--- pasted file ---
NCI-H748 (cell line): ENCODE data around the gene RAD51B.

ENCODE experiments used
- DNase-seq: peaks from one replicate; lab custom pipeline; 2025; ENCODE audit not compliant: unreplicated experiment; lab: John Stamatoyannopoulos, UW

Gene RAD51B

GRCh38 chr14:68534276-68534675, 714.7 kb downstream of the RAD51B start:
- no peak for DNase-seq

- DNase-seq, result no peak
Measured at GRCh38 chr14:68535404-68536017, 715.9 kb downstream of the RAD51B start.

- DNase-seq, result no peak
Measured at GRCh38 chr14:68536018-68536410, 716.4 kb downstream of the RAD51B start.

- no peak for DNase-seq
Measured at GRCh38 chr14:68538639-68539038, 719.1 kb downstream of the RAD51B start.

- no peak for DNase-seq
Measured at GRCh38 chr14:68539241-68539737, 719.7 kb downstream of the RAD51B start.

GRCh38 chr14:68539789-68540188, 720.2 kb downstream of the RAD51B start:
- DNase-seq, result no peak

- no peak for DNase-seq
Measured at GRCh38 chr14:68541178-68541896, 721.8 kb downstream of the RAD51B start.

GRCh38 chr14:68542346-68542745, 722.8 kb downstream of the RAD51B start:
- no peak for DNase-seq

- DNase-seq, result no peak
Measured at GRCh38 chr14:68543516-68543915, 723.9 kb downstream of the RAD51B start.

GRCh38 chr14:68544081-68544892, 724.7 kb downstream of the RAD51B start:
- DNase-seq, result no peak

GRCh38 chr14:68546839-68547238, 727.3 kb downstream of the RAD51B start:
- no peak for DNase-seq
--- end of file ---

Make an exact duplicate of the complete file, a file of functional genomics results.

NCI-H748 (cell line): ENCODE data around the gene RAD51B.

ENCODE experiments used
- DNase-seq: peaks from one replicate; lab custom pipeline; 2025; ENCODE audit not compliant: unreplicated experiment; lab: John Stamatoyannopoulos, UW

Gene RAD51B

GRCh38 chr14:68534276-68534675, 714.7 kb downstream of the RAD51B start:
- no peak for DNase-seq

- DNase-seq, result no peak
Measured at GRCh38 chr14:68535404-68536017, 715.9 kb downstream of the RAD51B start.

- DNase-seq, result no peak
Measured at GRCh38 chr14:68536018-68536410, 716.4 kb downstream of the RAD51B start.

- no peak for DNase-seq
Measured at GRCh38 chr14:68538639-68539038, 719.1 kb downstream of the RAD51B start.

- no peak for DNase-seq
Measured at GRCh38 chr14:68539241-68539737, 719.7 kb downstream of the RAD51B start.

GRCh38 chr14:68539789-68540188, 720.2 kb downstream of the RAD51B start:
- DNase-seq, result no peak

- no peak for DNase-seq
Measured at GRCh38 chr14:68541178-68541896, 721.8 kb downstream of the RAD51B start.

GRCh38 chr14:68542346-68542745, 722.8 kb downstream of the RAD51B start:
- no peak for DNase-seq

- DNase-seq, result no peak
Measured at GRCh38 chr14:68543516-68543915, 723.9 kb downstream of the RAD51B start.

GRCh38 chr14:68544081-68544892, 724.7 kb downstream of the RAD51B start:
- DNase-seq, result no peak

GRCh38 chr14:68546839-68547238, 727.3 kb downstream of the RAD51B start:
- no peak for DNase-seq